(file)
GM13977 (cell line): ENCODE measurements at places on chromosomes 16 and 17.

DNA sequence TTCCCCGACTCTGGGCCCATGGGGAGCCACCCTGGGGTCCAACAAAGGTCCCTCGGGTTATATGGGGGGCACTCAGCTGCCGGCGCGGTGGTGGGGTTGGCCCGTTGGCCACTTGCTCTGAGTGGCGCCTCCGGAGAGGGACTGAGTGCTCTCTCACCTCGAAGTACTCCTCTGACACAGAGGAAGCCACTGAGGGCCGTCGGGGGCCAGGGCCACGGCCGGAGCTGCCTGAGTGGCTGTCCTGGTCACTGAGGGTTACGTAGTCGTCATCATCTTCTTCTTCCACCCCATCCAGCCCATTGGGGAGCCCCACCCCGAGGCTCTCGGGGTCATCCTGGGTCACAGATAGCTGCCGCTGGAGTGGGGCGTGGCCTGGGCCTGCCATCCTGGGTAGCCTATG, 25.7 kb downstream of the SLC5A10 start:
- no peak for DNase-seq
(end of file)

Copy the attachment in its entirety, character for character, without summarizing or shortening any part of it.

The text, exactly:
GM13977 (cell line): ENCODE measurements at places on chromosomes 16 and 17.

DNA sequence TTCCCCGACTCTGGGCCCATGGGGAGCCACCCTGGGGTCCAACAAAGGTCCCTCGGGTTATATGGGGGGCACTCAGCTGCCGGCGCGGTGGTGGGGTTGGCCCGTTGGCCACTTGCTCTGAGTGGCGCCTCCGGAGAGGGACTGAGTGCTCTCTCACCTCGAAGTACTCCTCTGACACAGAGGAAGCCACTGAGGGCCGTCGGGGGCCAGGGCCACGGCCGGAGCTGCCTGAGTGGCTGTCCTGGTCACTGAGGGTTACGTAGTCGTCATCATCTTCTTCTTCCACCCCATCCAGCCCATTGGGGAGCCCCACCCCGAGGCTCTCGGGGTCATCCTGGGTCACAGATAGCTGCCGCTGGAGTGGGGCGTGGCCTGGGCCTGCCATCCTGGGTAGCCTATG, 25.7 kb downstream of the SLC5A10 start:
- no peak for DNase-seq